Donald Horowitz, a prominent scholar of ethnically divided democracies, attributes Indonesia’s surprising success to a protracted process of constitutional change that allowed different factions to identify common interests, build trust and reach consensus on divisive issues. Aung San Su Kyi appears to prefer a similarly lengthy path. So far, she has sought to avoid confrontation with the military on the crucial issues outlined above. However, one key lesson from the Indonesian experience is that despite the slow pace of reform, decisive measures to address some of the most critical issues were taken fairly early on.

It is true that military representation in the parliament was phased out gradually. But within a year of Suharto’s resignation, separation of an independent police force and restrictions on active officers’ involvement in electoral politics severely curtailed the scope of military activities. Even amid overwhelming security threats from communal wars and insurgencies, the civilian leadership did not retreat from this position. Instead, the interim government pushed through ambitious legislation granting unprecedented fiscal and political autonomy to Indonesia’s diverse regions.

The early annulment of discriminatory regulations against Indonesia’s beleaguered Chinese community is also notable. Similar to the Rohingya in Myanmar, Chinese-Indonesians were subject to widespread social stigma and an ambiguous citizenship status under the New Order. Within months of assuming power, President Habibie revoked regulations that required the ethnic Chinese to provide special documentation in order to vote, work or access state facilities. The following year President Wahid lifted all remaining restrictions on the display of Chinese cultural symbols.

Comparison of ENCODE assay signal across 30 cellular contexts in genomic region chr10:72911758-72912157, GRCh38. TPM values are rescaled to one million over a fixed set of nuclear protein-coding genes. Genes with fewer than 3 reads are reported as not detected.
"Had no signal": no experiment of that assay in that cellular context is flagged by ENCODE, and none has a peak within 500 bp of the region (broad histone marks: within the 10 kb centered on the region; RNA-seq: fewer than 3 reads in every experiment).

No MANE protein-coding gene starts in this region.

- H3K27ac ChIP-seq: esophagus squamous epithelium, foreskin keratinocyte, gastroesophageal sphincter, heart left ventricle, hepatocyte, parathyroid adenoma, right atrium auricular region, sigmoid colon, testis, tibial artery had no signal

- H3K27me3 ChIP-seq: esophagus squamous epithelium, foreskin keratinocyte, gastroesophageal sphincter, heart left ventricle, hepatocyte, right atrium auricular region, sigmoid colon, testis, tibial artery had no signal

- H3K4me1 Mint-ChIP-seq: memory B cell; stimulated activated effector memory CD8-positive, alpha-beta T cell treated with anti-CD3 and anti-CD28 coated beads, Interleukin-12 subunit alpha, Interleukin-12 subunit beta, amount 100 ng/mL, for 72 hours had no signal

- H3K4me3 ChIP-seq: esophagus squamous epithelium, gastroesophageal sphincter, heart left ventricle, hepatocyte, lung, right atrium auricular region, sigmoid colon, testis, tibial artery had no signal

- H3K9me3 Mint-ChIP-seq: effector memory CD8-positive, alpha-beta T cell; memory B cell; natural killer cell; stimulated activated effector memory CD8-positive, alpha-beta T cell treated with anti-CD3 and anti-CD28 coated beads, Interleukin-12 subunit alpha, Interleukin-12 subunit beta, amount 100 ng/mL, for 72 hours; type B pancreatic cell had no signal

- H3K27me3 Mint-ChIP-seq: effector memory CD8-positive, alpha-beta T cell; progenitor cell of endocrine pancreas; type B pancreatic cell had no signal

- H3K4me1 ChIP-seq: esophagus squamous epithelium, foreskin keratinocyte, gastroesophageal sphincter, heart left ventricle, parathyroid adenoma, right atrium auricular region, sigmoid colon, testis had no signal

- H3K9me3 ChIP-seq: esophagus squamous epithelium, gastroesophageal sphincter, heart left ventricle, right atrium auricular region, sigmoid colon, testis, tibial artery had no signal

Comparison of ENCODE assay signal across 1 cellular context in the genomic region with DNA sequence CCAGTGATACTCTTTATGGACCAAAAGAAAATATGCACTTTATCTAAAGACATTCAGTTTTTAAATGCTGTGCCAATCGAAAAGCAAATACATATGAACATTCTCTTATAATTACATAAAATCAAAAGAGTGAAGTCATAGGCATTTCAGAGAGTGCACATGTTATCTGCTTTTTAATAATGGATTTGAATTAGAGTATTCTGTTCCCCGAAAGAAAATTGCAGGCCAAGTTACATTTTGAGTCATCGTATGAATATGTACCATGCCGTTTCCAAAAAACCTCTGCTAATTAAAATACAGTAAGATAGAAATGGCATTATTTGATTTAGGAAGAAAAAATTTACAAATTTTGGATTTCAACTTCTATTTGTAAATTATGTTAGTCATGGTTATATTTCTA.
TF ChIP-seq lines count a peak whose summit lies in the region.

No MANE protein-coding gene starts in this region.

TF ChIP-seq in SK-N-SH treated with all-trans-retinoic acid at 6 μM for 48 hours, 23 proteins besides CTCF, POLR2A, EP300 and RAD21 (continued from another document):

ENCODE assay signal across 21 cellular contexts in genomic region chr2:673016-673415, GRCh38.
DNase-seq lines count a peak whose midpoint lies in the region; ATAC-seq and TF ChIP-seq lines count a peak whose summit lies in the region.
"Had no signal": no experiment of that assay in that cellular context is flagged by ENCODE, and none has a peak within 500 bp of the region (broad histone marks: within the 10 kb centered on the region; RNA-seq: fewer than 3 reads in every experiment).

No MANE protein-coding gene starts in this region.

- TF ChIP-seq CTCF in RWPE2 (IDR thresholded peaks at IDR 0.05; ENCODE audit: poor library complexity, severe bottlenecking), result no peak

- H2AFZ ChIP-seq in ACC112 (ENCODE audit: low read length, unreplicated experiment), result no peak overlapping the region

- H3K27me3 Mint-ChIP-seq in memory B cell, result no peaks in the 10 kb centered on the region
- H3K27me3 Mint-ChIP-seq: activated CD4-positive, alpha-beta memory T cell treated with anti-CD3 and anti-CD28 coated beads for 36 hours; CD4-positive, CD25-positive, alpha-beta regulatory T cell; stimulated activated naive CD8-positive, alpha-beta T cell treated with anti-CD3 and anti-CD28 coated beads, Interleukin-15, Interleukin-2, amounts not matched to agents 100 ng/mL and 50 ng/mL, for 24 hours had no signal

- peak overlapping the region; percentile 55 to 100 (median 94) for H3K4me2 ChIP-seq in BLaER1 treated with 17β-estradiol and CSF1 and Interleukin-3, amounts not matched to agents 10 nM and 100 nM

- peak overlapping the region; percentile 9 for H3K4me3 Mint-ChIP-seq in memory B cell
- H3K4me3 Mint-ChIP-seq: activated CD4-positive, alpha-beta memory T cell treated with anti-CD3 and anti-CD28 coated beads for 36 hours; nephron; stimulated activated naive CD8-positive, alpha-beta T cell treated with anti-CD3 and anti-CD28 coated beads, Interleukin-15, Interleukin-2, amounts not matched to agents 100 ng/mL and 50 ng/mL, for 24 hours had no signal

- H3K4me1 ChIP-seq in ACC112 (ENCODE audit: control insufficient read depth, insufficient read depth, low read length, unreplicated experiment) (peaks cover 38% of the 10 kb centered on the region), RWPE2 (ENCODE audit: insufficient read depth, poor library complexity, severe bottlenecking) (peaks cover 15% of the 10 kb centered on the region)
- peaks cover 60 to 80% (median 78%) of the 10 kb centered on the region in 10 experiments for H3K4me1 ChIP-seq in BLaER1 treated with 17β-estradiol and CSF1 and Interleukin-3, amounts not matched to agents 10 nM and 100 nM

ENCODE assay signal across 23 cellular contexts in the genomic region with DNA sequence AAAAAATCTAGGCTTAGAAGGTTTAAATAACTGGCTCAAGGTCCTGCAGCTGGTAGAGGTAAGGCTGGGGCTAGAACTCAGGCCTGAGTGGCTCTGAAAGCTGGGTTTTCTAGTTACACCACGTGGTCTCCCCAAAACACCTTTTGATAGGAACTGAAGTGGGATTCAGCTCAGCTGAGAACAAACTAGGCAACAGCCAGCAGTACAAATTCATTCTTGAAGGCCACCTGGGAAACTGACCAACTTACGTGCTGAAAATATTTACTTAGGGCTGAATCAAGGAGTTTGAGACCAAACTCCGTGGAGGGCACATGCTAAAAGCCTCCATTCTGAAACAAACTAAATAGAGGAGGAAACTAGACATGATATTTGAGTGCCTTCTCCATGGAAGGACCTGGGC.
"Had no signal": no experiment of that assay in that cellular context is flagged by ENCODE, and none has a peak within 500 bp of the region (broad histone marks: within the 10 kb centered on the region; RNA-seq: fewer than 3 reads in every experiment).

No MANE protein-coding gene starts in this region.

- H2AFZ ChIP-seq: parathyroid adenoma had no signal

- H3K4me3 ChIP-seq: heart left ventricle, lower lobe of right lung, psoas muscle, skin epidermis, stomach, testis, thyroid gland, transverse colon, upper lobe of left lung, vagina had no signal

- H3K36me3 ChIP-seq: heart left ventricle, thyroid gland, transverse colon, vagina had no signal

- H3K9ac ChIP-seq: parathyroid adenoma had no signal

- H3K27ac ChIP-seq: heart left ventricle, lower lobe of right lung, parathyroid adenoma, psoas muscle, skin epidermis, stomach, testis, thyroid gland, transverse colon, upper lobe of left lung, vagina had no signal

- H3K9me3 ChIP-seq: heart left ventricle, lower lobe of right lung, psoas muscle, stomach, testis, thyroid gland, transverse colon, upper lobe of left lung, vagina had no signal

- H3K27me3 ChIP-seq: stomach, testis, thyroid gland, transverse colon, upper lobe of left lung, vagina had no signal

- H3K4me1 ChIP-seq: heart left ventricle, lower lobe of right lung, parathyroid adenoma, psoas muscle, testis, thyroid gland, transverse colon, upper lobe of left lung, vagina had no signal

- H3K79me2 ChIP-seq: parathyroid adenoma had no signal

None of these issues has been resolved definitively, even after two decades of Reformasi. Successive governments have tweaked the legislation on military functions and regional autonomy. Communal conflicts have also not entirely disappeared. Over the last month, vigilante groups have held massive demonstrations to demand the indictment of Jakarta’s first Christian-Chinese governor on blasphemy charges. Nevertheless, these critical early choices set Indonesia on a path to reform that has been difficult to derail despite residual discontent.

Myanmar’s newly elected government would do well to take this page from Indonesia’s playbook and move towards bold reform. Indonesian leaders were pushed in this direction by the political necessity of proving their democratic credentials to a highly mobilised public. The incredibly revered Aung San Su Kyi faces no such test. In fact, her unequivocal popular mandate provides her with a powerful propellant for change, should she choose to use it. However, time is of the essence as the public support she has garnered through decades of dignified resistance will eventually corrode under the burden of incumbency.

Sana Jaffrey is a PhD candidate at the University of Chicago’s Department of Political Science and a visiting fellow at the Center for Study of Religion and Democracy (PUSAD Paramadina). She previously led the design and implementation of the National Violence Monitoring System (NVMS) database at the World Bank during 2008-2013.